Archive for the ‘Wild Foods’ Category

morel

It’s that time of the year again!  The young,electric green has sprung back into the trees, the flowers have begun to bloom in the redbuds, in the dogwoods and the showy orchids are sprouting in the hollows!  The vernal quarter of our annual circle has replaced the monotonous yet striking stark of winter with pure, unadulterated life.  This season is always exciting in the southeastern woodlands.  It is like a match has been set to dry tinder, boom!  Life is back! morel habitat One of my favorite parts of this season is the return of the morel mushroom.  I wait for it every year and each year it comes but always in it’s own special way and time.  No two years are alike and this year is no exception.  Last year came on quick, March was hot and the leaves and growth of spring came earlier than I had ever seen in my fifteen years of east coast living.  The morels followed suit and by March 24 we were collecting them.  Then a dry spell hit at the would be peak time and dried everything out.  There never really was a second bloom.  Usually the morels rise from the forest floor in succession.  It seems the blacks come first, then the little grays, and I’m not sure if it’s the grays that turn into big yellows or if the yellows do their own thing, and then, after about three weeks to a month, it is over.  As I speak I’d say we’re about two weeks in and it is a late season.  This spring has been cool and slow to progress. There has been good moisture with light rains falling sporadically over the entire “window” that is the yearly cycle of the morel.
morel tableThe numbers of mushrooms I have been finding in my favorite spots have not been stellar, though I am not complaining.  It is hard for me to wander far from my usual picking haunts as they have provided great harvests in the past, though I know there are other places that must be just sitting there, full of gorgeous, mature morels waiting for me to stumble upon them.  I try to scout a bit each year for new spots and I have walked miles this year doing so, though so far I have not found the new treasures I had hoped for.  All is well, though, my payment has been in solitude and time spent in beautiful places witnessing the rebirth of Spring!

Josie morel

My daughter Josie Mae with a fat basket

The morel is a magical fruit of the forest, it is so strange and enchanting that when you do happen upon one it is as if you are living in a fairy tale, they are quintessentially other worldly, though we often tend to forget that we live on a planet in outer space!  The morel plainly brings that fact into focus.  Each year the blooming of the morels tends to coincide with Easter.  I’ve always thought of the morel hunt as sort of an epic adult Easter egg hunt without all the corny rabbit laying eggs bullshit, this deal is real!

Hunting morels is enthralling and worth it’s weight in gold gastronomically as the morel is one of the tastiest mushrooms on Earth!  The morel does grow in all of the United States so, if I were you, I’d look it up in your region, see when it blooms and then, at the right time, head out and begin your search.  This is a great way to enter the endless world of wild food foraging and really scratch that primal itch.  You need be aware of a poisonous look alike that is called the false morel.  Look it up.  When you get to know the two you will see that they are easy to tell apart, but until then be vigilant and if you find what you think are morels consult someone in the know before ingesting them.  If you run into a huge patch don’t panic, they are easy to dry and store so that you can enjoy them throughout the year.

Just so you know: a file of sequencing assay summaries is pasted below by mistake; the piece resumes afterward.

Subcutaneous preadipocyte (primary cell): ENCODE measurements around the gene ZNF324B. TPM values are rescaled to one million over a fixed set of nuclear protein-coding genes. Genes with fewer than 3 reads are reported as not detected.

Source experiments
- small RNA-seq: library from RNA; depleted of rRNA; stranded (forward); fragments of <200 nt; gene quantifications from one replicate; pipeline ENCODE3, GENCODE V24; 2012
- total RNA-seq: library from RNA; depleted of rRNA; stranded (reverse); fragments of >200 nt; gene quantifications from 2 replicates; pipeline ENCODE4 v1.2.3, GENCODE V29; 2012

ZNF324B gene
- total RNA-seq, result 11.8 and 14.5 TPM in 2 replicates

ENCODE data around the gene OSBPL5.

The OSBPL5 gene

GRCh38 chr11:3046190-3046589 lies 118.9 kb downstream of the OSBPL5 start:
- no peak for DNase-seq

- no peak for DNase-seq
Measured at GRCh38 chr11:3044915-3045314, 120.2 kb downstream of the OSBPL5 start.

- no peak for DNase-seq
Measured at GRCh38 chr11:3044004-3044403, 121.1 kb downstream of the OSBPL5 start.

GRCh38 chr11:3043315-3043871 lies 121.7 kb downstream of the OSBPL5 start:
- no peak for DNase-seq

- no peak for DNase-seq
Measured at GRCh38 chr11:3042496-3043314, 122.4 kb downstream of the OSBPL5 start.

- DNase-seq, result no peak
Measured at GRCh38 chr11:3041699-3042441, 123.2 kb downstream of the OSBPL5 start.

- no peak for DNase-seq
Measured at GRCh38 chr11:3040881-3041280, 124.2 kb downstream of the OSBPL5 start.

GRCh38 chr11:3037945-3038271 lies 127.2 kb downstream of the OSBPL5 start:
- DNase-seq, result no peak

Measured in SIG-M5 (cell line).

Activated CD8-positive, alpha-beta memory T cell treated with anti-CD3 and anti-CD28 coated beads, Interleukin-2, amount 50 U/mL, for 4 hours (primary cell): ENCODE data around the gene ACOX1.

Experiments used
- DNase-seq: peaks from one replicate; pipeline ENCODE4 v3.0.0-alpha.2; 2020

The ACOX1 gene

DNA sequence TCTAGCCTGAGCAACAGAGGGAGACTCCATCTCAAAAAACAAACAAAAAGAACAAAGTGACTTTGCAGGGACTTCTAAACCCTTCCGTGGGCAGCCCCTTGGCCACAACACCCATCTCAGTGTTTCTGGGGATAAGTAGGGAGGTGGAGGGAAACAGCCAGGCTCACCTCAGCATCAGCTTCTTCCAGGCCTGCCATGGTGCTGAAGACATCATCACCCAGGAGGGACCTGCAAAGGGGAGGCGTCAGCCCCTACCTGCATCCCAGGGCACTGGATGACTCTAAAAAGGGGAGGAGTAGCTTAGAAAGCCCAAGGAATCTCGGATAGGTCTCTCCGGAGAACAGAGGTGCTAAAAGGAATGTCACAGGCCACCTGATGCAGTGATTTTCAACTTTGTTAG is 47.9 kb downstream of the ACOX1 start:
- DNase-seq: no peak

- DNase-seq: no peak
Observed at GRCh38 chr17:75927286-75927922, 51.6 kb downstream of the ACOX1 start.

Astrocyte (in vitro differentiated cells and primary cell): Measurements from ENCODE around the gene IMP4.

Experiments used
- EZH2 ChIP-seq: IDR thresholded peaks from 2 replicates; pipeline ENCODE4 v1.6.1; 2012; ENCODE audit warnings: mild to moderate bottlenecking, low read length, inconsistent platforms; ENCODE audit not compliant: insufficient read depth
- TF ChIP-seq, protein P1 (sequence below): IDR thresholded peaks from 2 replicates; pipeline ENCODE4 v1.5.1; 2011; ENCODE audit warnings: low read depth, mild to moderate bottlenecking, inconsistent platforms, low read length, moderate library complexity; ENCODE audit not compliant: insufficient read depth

morels and greens

Morels with garlic mustard and dock, two varieties of wild forest greens

My best luck in finding morels has been in deep hollows with poplars, spice bush, showy orchids and the like.  I do best where the soil is a deep black and is loose and rich.  I have also lucked upon them in riverbeds in the silty soil many times clustered around Ash trees and Sycamores and Elms.  There are many tales of where to find them, I find all rules can be broken but that some general consistencies do hold true.  Lately some guy on a morel message board site has been claiming that cedar thickets put out tons of big yellows.  I have not confirmed this personally but remain intrigued.  I know that out west they also grow in coniferous forests and like burn sites.  Apple orchards, or abandoned orchards, have also been mentioned many times.   During this time of the year I can imagine them everywhere but don’t always find them everywhere.  They are magical, mystical and worth every ounce of energy you put into finding them.  Bring your kids along!  They increase the number of mushrooms you will bring home and they love the thrill of the hunt!  I have spent many a day with the kids picking to our hearts content all the while reveling in the beauty of our Earth.  At this time of year the forests are coming alive and when we spend time in them, we come alive too.  Morel hunting is a great way to reignite your connection to all of life.  We are blessed beings living in a blessed Universe.  Go check it out!!!